For many horse owners, trailering a horse is a routine part of equine ownership. However, transporting a live animal shouldn’t be taken lightly. While some precautions aren’t necessary for short trips, they are advisable for longer jaunts.
By Sarah E. Coleman
It’s the time of year that some horse owners begin to think about heading South to continue competing and get more training where the weather is a bit more pleasant. While easy to get into the groove once they arrive at their destination, there is a bit of prep work to be done beforehand for both horse and transportation devices to ensure a safe trip.
While there are many things horse owners know they must do before loading a horse into a trailer (like checking tire pressure and that all the lights work), there are some things that get lost in the shuffle. The following guidelines can help ensure a safe journey:
- Make sure the horse has the right paperwork to cross state lines—and make it’s easily accessible (as in, put it in the truck). Additionally, open a conversation with your vet to be sure you have the right vaccinations on board for the disease threat your horse will be exposed to while he is away from his home farm.
- When stopping for fuel or to give your horse a rest, monitor your horse’s vital signs, including pulse and respiration rate, and have a quick peek at his gums or test his skin with the pinch test to be sure he’s not becoming dehydrated. Once you arrive at your destination, watch him carefully, checking these things as well as his temperature at least once a day.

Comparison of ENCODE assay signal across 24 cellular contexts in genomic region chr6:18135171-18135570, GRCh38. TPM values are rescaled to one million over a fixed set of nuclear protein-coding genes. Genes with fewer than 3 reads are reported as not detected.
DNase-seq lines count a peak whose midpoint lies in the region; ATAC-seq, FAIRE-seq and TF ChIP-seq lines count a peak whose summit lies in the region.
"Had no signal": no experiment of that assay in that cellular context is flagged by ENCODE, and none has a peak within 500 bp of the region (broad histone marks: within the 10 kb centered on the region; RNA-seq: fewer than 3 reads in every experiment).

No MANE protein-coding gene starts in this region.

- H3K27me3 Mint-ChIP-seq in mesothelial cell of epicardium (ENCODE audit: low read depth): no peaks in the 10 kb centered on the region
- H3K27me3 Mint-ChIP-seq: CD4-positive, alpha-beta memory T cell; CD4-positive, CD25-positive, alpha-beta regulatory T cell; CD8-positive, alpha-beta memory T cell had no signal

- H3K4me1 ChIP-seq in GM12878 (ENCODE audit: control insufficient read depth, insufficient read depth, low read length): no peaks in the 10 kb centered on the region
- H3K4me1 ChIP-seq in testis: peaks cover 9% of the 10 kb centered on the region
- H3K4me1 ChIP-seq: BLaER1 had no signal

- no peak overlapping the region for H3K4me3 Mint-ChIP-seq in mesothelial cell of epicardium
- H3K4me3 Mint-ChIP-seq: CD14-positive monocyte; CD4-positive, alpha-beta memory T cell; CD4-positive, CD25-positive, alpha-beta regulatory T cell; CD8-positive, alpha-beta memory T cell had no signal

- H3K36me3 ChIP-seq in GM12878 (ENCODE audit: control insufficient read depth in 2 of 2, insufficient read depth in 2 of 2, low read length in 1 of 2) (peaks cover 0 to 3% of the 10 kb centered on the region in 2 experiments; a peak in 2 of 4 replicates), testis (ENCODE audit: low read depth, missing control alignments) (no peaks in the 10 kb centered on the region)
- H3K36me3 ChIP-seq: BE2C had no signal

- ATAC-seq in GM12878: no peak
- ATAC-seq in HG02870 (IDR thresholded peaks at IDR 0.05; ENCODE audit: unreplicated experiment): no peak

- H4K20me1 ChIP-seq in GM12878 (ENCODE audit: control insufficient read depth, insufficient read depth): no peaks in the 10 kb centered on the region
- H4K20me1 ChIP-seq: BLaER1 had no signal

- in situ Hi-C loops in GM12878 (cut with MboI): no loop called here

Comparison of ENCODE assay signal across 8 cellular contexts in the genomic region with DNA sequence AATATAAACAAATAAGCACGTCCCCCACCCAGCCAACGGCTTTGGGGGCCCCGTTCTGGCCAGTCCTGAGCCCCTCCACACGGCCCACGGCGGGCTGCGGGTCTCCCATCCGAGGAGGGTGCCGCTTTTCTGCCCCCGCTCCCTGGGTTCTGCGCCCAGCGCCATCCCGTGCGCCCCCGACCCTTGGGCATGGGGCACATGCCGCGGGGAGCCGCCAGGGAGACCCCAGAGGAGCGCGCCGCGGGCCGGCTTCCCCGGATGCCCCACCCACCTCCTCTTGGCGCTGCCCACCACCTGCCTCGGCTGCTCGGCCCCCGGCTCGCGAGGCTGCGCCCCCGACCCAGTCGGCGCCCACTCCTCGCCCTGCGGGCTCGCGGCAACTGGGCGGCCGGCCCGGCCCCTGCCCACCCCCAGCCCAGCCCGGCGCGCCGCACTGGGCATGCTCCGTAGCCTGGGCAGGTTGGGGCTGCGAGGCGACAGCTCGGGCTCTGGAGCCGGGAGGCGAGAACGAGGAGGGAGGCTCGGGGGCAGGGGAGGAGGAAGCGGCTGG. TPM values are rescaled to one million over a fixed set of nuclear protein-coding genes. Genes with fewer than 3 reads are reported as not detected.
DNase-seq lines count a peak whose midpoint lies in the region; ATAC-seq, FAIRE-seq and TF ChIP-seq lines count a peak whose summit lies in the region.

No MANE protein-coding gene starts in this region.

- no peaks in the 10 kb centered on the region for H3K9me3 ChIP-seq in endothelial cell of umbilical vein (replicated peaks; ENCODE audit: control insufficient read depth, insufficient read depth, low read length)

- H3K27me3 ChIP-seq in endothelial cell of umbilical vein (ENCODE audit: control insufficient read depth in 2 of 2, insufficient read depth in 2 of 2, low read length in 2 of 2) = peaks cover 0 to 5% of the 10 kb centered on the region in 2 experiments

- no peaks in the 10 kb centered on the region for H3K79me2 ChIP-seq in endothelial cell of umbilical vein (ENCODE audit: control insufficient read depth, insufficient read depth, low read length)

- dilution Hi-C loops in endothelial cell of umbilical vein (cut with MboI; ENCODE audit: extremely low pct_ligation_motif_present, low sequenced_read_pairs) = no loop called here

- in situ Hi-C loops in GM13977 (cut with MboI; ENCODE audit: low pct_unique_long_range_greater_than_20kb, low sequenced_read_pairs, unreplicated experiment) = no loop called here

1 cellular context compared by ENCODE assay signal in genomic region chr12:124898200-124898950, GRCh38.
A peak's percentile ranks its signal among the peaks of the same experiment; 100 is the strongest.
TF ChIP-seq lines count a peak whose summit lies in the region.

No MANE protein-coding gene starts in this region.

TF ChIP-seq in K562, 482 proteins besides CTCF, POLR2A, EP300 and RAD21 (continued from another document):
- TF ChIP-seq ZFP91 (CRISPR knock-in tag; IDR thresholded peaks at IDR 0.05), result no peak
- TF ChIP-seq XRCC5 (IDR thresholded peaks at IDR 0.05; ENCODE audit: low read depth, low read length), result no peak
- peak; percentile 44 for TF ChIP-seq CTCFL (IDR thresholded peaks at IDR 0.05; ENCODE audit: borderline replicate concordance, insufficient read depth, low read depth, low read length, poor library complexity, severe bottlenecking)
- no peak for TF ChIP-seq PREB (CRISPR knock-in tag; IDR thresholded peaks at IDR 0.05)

- It goes without saying that you should have a well-stocked first-aid kit, but be sure it’s within reach should you need it in a hurry.
- While the length of time to travel before stopping and allowing horses to rest is highly debated, the average consensus seems to be that horses should be allowed to rest every 3 to 4 hours during transport for a minimum of 20 minutes.
- Consider carrying more than one spare tire and make sure that the spare, the aid to lift the trailer and any other tools are not so buried in the trailer that they can’t be easily reached.
- While dehydration is a major concern during transport, talk with your vet to determine if electrolyte supplementation is necessary; UC Davis reports that “excessive or uncontrolled administration of electrolytes may actually have an adverse effect on water and electrolyte balance in the horse.”
- An additional conversation to have with your vet is if a horse should be offered a medication to prevent ulcers prior to, during and immediately after shipping.
- Consider withholding grain the day of the trip (he will have loads of hay to nibble) to reduce the risk of colic.
Additionally, to lessen the chance your horse will get ill during transport, consider the following:
- Ensure the horse has the ability to lower his head while traveling so he can clear his airway
- Consider shipping with a buddy to make the trip less stressful
- Make sure the trailer is as ventilated as possible; however, windows should be opened or closed as weather indicates to keep the trailer at a comfortable temperature for the horse